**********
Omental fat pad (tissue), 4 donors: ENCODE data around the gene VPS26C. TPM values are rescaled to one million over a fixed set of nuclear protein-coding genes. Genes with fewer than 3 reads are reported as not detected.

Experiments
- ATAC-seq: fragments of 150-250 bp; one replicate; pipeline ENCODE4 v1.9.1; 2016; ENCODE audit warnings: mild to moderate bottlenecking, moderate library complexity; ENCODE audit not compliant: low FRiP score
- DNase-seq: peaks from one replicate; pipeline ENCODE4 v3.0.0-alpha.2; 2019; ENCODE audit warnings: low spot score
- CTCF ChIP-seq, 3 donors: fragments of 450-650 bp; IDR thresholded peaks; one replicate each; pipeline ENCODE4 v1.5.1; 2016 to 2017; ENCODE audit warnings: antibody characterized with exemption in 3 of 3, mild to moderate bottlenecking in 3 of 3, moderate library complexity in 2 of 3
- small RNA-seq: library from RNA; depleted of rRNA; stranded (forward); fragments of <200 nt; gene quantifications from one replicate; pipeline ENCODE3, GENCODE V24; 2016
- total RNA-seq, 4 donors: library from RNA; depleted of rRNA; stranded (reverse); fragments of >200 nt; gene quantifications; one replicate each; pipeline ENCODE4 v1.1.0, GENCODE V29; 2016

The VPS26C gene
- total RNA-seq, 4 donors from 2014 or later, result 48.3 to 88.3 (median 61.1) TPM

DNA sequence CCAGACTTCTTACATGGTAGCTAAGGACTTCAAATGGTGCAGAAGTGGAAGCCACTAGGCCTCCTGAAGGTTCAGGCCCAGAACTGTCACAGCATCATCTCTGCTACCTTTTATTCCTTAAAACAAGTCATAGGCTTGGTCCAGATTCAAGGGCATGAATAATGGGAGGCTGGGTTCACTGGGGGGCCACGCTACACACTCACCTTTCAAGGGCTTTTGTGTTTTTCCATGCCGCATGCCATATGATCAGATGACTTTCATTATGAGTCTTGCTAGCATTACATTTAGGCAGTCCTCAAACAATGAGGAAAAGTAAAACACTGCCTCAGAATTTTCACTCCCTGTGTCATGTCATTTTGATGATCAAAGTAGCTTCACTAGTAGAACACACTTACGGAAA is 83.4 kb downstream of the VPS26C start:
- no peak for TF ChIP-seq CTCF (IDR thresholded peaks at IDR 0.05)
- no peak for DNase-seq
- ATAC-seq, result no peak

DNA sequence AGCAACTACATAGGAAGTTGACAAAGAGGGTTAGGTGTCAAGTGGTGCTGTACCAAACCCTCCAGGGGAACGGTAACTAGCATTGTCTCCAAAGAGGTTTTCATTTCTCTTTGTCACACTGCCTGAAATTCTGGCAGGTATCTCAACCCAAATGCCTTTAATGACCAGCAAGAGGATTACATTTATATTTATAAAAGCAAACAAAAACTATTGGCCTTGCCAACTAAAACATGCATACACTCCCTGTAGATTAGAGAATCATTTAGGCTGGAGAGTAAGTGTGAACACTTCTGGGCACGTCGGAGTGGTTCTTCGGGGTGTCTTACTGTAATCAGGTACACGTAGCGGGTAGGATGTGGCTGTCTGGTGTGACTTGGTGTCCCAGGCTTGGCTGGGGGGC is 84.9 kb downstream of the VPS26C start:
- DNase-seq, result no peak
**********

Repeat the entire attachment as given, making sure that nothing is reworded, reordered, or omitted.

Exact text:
Omental fat pad (tissue), 4 donors: ENCODE data around the gene VPS26C. TPM values are rescaled to one million over a fixed set of nuclear protein-coding genes. Genes with fewer than 3 reads are reported as not detected.

Experiments
- ATAC-seq: fragments of 150-250 bp; one replicate; pipeline ENCODE4 v1.9.1; 2016; ENCODE audit warnings: mild to moderate bottlenecking, moderate library complexity; ENCODE audit not compliant: low FRiP score
- DNase-seq: peaks from one replicate; pipeline ENCODE4 v3.0.0-alpha.2; 2019; ENCODE audit warnings: low spot score
- CTCF ChIP-seq, 3 donors: fragments of 450-650 bp; IDR thresholded peaks; one replicate each; pipeline ENCODE4 v1.5.1; 2016 to 2017; ENCODE audit warnings: antibody characterized with exemption in 3 of 3, mild to moderate bottlenecking in 3 of 3, moderate library complexity in 2 of 3
- small RNA-seq: library from RNA; depleted of rRNA; stranded (forward); fragments of <200 nt; gene quantifications from one replicate; pipeline ENCODE3, GENCODE V24; 2016
- total RNA-seq, 4 donors: library from RNA; depleted of rRNA; stranded (reverse); fragments of >200 nt; gene quantifications; one replicate each; pipeline ENCODE4 v1.1.0, GENCODE V29; 2016

The VPS26C gene
- total RNA-seq, 4 donors from 2014 or later, result 48.3 to 88.3 (median 61.1) TPM

DNA sequence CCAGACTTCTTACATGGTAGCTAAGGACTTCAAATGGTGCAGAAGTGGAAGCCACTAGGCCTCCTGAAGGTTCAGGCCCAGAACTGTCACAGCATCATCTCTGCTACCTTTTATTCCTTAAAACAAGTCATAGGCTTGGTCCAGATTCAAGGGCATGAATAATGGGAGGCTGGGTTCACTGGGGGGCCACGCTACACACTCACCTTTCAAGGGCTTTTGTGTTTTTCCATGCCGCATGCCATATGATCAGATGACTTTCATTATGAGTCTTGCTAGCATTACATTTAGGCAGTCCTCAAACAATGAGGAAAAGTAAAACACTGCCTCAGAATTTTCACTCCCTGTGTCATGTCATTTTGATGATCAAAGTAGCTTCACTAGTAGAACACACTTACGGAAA is 83.4 kb downstream of the VPS26C start:
- no peak for TF ChIP-seq CTCF (IDR thresholded peaks at IDR 0.05)
- no peak for DNase-seq
- ATAC-seq, result no peak

DNA sequence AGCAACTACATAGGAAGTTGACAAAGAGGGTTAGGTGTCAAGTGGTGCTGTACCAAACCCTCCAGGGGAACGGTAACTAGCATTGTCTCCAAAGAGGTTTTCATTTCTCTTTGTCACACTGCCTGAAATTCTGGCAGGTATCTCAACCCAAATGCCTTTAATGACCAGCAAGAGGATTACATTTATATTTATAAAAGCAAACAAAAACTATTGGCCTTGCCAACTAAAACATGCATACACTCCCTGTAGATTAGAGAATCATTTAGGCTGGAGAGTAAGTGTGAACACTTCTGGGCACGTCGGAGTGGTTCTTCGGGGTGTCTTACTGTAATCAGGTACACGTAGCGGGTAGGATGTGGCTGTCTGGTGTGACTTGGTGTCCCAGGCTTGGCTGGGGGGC is 84.9 kb downstream of the VPS26C start:
- DNase-seq, result no peak